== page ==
We both slept better last night despite the temperature drop. (I guess us newbies are getting used to what will and will not cause problems.) We got up with the sun to get on the road. After stopping for gas, we headed down the road to Moab again. This is one drive you don’t mind repeating! We passed through town and continued south. The terrain is similar to Arches south of town for a ways. We saw a billboard for Hole In the Rock, but it said it was closed. How do you close a hole in a rock?! As we rounded the bend, we could definitely see where it was by the giant writing on the hill. There was a rest area right below it, so we made a quick stop. As we were leaving I noticed the Jeep perched on top of the rock. Missed that completely on the way in. We passed Wilson Arch, and not too long after that the land switched to flat again with plateaus and mountains in the distance.
Somewhere along the way we noticed that regular gas is 85 octane here, so we switched to the higher grade. Later we found out that the lower octane is fine at higher elevations. Who knew?! We stopped for gas in Monticello, and took a few minutes to reassess the weather situation before deciding to continue south to New Mexico instead of to Arizona.
Our next stop was Cortez, which is a pretty little town and has several murals painted on buildings. I swear I’ve seen one of them before. Maybe in some type of advertisement. We walked around town a little bit, then went to the hardware store to replace our little space heater that bit the dust this morning.
The girl at the hardware store told us that Beny’s Diner was the place for lunch, so that was our next stop. She wasn’t lying! MW tried their Huevos Rancheros with Green Sauce, and I had a pulled pork sandwich with guacamole, lettuce, tomato, grilled onions, and chipotle sauce. Heavenly! Next time I make pulled pork, I’m going to try to replicate this for sure! The onion rings were really good, too.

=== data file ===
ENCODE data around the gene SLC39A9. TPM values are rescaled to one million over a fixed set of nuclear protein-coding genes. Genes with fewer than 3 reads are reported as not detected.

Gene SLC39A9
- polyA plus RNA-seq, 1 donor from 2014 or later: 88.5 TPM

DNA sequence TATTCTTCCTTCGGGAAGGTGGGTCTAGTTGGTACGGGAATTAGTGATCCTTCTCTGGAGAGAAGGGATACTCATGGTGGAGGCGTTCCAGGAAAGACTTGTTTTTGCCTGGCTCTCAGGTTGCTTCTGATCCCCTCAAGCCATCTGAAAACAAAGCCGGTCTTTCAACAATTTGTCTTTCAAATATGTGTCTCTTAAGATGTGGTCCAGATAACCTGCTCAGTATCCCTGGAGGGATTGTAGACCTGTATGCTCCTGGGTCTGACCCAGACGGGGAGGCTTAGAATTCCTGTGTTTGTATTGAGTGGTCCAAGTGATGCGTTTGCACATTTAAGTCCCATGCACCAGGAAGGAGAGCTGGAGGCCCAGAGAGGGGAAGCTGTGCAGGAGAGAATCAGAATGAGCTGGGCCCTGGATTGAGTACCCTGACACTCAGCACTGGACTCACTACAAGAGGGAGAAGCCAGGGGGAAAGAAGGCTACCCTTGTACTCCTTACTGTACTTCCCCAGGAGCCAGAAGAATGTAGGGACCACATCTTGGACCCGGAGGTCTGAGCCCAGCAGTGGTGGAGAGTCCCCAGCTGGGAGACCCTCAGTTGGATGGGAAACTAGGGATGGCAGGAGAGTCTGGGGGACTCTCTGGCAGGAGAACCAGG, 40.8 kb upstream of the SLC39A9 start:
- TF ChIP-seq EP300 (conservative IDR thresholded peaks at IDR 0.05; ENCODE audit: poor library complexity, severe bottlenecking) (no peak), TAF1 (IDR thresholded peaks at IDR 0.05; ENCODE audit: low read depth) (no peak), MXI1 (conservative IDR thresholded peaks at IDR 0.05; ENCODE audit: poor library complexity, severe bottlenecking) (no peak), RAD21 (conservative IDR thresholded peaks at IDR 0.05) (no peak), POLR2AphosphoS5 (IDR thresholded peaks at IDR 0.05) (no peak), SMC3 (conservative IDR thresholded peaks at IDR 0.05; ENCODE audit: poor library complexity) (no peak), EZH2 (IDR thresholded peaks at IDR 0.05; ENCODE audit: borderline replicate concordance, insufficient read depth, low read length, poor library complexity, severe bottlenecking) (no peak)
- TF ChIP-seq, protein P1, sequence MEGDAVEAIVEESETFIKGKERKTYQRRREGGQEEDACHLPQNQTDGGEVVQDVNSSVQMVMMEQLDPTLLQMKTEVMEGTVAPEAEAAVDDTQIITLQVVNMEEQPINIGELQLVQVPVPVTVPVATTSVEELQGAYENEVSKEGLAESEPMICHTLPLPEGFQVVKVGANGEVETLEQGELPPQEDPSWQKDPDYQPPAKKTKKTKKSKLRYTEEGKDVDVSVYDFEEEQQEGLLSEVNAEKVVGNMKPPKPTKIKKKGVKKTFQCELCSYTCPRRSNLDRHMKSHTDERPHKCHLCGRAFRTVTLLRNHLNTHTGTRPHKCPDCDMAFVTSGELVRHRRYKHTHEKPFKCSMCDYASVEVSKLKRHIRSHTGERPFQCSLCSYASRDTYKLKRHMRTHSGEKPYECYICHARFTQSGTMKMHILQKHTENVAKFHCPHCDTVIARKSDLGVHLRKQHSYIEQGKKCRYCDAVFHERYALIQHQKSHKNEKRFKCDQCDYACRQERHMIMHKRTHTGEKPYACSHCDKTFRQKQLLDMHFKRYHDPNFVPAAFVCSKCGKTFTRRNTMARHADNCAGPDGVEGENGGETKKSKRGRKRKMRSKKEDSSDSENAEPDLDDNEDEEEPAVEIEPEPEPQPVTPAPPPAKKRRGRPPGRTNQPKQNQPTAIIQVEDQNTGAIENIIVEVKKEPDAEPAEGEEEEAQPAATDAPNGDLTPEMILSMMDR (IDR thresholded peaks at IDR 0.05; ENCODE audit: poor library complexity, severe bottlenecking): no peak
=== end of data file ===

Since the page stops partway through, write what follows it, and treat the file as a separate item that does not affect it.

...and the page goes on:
Next on our list was going to be a visit to Mesa Verde National Park, but we couldn’t drive through with Penelope attached and didn’t have too much time. We added it to our list for the next trip. We did check out the store and center, though.
We continued our drive to Farmington. The land flattened out completely and there were many farms and ranches. We arrived at the Sundowner RV Park, which is right in town, early in the afternoon. It is surrounded by a high wall, and has both RVs and trailers. The grounds were clean, but there were a LOT of long-term people there. The RV spots were side-by-side, partially paved, and full-hookup. They had a very nice office/clubhouse that had a kitchen area and playroom with pool and ping pong tables for guest/resident use during daytime hours. They also had laundry facilities and a gym that were accessible all the time. One thing turned me off: As we were signing in, they gave MW a sheet stating that we would need to pay an additional $5 if we used an electric heater. WTH??? We were paying $37 for the night, which included 30 amp electricity. Since we installed an Electrical Management System in Penelope before this trip, we know that we rarely get over 20 amps and stay down around 8-10 most of the time. We’ve already paid for the electricity, so how can you decide what we can and cannot use it on? That is like buying gas and then the station owner says that if you are going to drive West, you need to give them another nickel a gallon. Ridiculous!